Business / Economy

Nurses strike against Hazel Hawkins Memorial Hospital

Registered nurses begin one-day strike at Hazel Hawkins Memorial Hospital, claim patient safety at risk because of understaffing and long hours without breaks.

Registered nurses were marching and chanting in front of Hazel Hawkins Memorial Hospital at 6 a.m. this morning and will continue to voice their grievances until 6 p.m. during a one-day strike. The nurses claim the hospital is putting patients in jeopardy through under-staffing practices, resulting in long shifts without required 12-hour rest periods in between.

Sally Melendez, a registered nurse in the OB department, said the nurses just found out that morning that the hospital’s board would be implementing plans Aug. 25 to “aggressively put our takeaways into action, and we, as nurses will not stand for this and they can expect more action from us if these takeaways go through.”

She described the takeaways as “safe patient staffing, including 12-hour rest periods.”

“Us nurses work 12, 14, 16, and sometimes 18 hours with no breaks, no rest periods that keep us alert, oriented, and able to do safe patient care,” she said.  “They’re going to be mandating that we work longer hours with shorter staffing.”

Dr. Teresa Mack, labor representative for the California Nurses Association, said at the strike line said the nurses want the public to know that the demonstration was about chronic short staffing.

“The protections that the hospital is trying to take away will open them up to even more exploitive staffing,” she said.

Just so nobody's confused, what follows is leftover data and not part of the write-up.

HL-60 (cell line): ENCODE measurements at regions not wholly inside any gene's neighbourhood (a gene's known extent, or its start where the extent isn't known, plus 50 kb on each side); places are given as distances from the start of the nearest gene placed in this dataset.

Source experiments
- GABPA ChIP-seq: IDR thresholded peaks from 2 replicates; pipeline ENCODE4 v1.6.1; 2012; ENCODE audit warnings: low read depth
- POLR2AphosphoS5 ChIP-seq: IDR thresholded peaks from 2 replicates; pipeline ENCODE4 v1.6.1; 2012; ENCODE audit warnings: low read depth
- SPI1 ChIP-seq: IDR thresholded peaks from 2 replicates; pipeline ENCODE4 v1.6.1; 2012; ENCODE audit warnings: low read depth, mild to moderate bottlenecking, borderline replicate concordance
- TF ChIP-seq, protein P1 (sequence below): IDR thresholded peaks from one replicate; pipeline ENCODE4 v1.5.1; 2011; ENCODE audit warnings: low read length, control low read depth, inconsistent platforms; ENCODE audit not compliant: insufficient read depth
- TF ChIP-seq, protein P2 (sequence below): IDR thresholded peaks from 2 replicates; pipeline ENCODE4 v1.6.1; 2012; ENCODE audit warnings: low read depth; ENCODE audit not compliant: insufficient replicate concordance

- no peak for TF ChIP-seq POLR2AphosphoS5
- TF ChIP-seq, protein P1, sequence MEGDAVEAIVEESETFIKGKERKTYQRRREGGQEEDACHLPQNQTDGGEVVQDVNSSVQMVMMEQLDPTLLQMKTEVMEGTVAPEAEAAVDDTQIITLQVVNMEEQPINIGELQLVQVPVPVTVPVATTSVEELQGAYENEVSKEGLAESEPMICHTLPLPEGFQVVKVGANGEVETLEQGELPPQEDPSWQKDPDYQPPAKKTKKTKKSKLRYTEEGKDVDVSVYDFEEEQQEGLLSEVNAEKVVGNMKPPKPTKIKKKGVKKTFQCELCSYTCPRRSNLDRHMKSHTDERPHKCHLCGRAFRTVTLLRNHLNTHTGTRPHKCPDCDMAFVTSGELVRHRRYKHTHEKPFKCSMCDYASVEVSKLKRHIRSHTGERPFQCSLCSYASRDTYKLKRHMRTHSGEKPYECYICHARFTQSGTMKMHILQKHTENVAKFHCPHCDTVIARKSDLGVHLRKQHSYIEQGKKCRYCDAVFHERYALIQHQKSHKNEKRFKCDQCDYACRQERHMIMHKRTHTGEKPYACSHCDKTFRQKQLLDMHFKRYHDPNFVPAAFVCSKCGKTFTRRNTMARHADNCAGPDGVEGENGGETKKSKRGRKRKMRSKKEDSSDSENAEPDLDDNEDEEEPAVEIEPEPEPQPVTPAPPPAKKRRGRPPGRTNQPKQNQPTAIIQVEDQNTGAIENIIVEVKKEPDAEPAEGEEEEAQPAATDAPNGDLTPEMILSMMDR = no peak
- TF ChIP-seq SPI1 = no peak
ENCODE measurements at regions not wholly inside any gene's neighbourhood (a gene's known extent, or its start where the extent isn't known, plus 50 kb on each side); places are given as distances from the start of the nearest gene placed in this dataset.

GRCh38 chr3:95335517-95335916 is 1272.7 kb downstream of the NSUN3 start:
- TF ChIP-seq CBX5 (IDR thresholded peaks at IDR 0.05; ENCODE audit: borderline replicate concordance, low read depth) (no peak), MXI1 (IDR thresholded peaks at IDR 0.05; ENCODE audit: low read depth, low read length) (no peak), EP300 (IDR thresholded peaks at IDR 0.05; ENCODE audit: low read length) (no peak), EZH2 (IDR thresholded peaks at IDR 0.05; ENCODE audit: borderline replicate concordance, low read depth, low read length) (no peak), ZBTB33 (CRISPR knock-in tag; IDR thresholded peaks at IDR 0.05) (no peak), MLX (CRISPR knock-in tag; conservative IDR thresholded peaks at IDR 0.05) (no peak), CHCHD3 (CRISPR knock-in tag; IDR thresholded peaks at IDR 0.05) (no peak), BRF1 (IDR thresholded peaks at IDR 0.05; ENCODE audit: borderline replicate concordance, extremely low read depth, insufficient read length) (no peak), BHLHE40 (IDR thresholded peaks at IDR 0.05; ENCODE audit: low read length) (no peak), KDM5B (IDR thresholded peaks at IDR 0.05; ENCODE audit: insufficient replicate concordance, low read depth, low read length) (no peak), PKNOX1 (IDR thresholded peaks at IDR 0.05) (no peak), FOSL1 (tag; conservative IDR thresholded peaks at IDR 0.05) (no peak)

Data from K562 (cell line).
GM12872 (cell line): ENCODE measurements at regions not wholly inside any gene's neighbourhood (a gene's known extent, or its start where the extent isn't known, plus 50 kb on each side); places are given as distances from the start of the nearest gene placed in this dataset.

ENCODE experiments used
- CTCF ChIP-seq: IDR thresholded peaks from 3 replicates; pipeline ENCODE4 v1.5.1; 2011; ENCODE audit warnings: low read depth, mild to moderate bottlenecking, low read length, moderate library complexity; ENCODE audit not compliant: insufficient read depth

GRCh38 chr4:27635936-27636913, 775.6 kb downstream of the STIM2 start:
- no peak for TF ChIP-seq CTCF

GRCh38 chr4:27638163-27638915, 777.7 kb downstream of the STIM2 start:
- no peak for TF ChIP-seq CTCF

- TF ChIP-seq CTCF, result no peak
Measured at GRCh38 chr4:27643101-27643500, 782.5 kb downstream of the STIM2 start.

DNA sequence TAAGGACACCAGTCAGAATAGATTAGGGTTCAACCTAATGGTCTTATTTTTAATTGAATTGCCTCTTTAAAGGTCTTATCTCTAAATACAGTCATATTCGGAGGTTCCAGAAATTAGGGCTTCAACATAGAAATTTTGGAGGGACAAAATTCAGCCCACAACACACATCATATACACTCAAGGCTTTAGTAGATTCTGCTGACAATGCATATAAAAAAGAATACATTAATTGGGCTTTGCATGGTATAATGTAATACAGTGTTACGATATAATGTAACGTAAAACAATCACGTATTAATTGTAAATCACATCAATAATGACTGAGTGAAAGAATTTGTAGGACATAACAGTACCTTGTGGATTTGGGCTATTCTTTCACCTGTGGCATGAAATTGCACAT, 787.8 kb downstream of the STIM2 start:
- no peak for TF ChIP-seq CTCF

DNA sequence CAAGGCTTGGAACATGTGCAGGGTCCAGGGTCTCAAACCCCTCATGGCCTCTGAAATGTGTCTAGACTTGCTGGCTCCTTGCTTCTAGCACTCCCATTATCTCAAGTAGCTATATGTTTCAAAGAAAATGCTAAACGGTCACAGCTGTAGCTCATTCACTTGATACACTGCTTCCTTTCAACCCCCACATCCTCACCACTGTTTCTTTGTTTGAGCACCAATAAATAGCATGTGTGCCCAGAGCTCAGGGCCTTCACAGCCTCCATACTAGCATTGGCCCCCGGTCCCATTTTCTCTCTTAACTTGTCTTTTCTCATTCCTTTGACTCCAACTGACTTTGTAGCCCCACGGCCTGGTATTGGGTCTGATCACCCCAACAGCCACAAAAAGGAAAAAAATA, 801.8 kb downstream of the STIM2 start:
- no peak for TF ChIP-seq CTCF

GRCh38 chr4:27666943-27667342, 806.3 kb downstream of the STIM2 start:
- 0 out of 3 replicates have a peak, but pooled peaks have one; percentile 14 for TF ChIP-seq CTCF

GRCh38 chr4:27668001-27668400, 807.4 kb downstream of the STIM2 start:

Jeannie Kraml, RN, had to shout over honking horns of passing motorists apparently in support of the nurses that they are picketing in the hope that management and the public hears what they have to say.

When asked what she hopes will be accomplished with a one-day strike, Kraml said, “It will show management that they need us. We are the bedside nurses; we are the ones giving the care day in and day out.  We are fighting for safe staffing for the community.”

Frankie Gallagher, director of marketing and public relations at the hospital, said, “We’re fully staffed and conducting business as usual.”

She said the strike is not affecting the hospital, which is continuing to function by using temporary nurses, as well as full-time nurses who are not taking part in the strike.

There were approximately 40 nurses in front of the hospital at 8 a.m. Kraml said a group signed up for the morning and another group would be coming in the afternoon. There will be a rally and press conference at noon.

Local reaction to the strike has been instantaneous and supportive on Facebook, with one comment coming from Jodi Cardenas, who is apparently a patient inside the hospital: "Nurses are protesting…. I know because I can hear them from my bed!! I understand what they want …. But this is crazy… Hurry up HH… Give them what they want."

John Chadwell

John Chadwell is a freelance photojournalist with additional experience as a copywriter, ghostwriter, scriptwriter, and novelist. He is a former U.S. Navy Combat Photojournalist and is an award-winning writer, having worked for magazine, newspapers, radio and television. He has a BA in Journalism and Mass Communications from Chapman University and graduate studies at USC Cinema School. John worked as a scriptwriting consultant, and his own script, "God's Club," was produced and released in 2016. He has also written eight novels, ranging from science fiction to true crime, which are sold on Amazon. To contact John Chadwell, send an email to: [email protected]